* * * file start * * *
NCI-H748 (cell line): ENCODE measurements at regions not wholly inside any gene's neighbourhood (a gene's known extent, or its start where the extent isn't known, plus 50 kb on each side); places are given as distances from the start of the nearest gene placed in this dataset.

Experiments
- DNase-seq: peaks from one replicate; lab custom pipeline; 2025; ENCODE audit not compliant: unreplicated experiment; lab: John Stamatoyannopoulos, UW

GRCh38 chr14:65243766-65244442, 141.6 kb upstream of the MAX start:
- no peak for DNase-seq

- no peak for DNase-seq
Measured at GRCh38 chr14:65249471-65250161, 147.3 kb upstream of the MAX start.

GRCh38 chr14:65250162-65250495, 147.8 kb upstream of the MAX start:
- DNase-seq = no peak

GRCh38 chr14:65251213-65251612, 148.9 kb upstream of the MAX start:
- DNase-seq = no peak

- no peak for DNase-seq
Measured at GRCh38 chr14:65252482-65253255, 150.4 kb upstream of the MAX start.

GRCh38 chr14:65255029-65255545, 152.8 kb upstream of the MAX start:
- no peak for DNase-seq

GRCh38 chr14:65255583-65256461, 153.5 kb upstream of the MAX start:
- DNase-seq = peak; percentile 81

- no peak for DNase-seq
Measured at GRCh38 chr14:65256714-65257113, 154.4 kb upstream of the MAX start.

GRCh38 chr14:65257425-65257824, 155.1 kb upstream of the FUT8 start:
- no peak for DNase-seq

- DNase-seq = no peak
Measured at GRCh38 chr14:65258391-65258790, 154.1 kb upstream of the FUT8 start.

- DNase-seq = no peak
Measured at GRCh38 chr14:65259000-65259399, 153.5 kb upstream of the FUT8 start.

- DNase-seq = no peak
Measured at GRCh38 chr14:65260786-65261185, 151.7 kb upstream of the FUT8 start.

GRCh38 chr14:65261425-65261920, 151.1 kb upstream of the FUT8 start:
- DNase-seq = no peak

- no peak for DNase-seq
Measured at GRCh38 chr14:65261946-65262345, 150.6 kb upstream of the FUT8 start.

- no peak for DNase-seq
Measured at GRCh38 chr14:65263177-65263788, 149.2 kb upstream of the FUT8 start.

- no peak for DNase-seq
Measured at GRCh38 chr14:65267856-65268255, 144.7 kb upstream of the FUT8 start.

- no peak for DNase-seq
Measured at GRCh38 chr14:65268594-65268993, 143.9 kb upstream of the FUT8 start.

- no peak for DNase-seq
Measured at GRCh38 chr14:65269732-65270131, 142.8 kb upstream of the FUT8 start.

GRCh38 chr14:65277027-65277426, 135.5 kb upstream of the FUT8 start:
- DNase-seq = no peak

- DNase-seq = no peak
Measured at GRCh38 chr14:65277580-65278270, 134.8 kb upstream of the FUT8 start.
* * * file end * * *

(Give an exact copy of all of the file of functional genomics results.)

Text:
NCI-H748 (cell line): ENCODE measurements at regions not wholly inside any gene's neighbourhood (a gene's known extent, or its start where the extent isn't known, plus 50 kb on each side); places are given as distances from the start of the nearest gene placed in this dataset.

Experiments
- DNase-seq: peaks from one replicate; lab custom pipeline; 2025; ENCODE audit not compliant: unreplicated experiment; lab: John Stamatoyannopoulos, UW

GRCh38 chr14:65243766-65244442, 141.6 kb upstream of the MAX start:
- no peak for DNase-seq

- no peak for DNase-seq
Measured at GRCh38 chr14:65249471-65250161, 147.3 kb upstream of the MAX start.

GRCh38 chr14:65250162-65250495, 147.8 kb upstream of the MAX start:
- DNase-seq = no peak

GRCh38 chr14:65251213-65251612, 148.9 kb upstream of the MAX start:
- DNase-seq = no peak

- no peak for DNase-seq
Measured at GRCh38 chr14:65252482-65253255, 150.4 kb upstream of the MAX start.

GRCh38 chr14:65255029-65255545, 152.8 kb upstream of the MAX start:
- no peak for DNase-seq

GRCh38 chr14:65255583-65256461, 153.5 kb upstream of the MAX start:
- DNase-seq = peak; percentile 81

- no peak for DNase-seq
Measured at GRCh38 chr14:65256714-65257113, 154.4 kb upstream of the MAX start.

GRCh38 chr14:65257425-65257824, 155.1 kb upstream of the FUT8 start:
- no peak for DNase-seq

- DNase-seq = no peak
Measured at GRCh38 chr14:65258391-65258790, 154.1 kb upstream of the FUT8 start.

- DNase-seq = no peak
Measured at GRCh38 chr14:65259000-65259399, 153.5 kb upstream of the FUT8 start.

- DNase-seq = no peak
Measured at GRCh38 chr14:65260786-65261185, 151.7 kb upstream of the FUT8 start.

GRCh38 chr14:65261425-65261920, 151.1 kb upstream of the FUT8 start:
- DNase-seq = no peak

- no peak for DNase-seq
Measured at GRCh38 chr14:65261946-65262345, 150.6 kb upstream of the FUT8 start.

- no peak for DNase-seq
Measured at GRCh38 chr14:65263177-65263788, 149.2 kb upstream of the FUT8 start.

- no peak for DNase-seq
Measured at GRCh38 chr14:65267856-65268255, 144.7 kb upstream of the FUT8 start.

- no peak for DNase-seq
Measured at GRCh38 chr14:65268594-65268993, 143.9 kb upstream of the FUT8 start.

- no peak for DNase-seq
Measured at GRCh38 chr14:65269732-65270131, 142.8 kb upstream of the FUT8 start.

GRCh38 chr14:65277027-65277426, 135.5 kb upstream of the FUT8 start:
- DNase-seq = no peak

- DNase-seq = no peak
Measured at GRCh38 chr14:65277580-65278270, 134.8 kb upstream of the FUT8 start.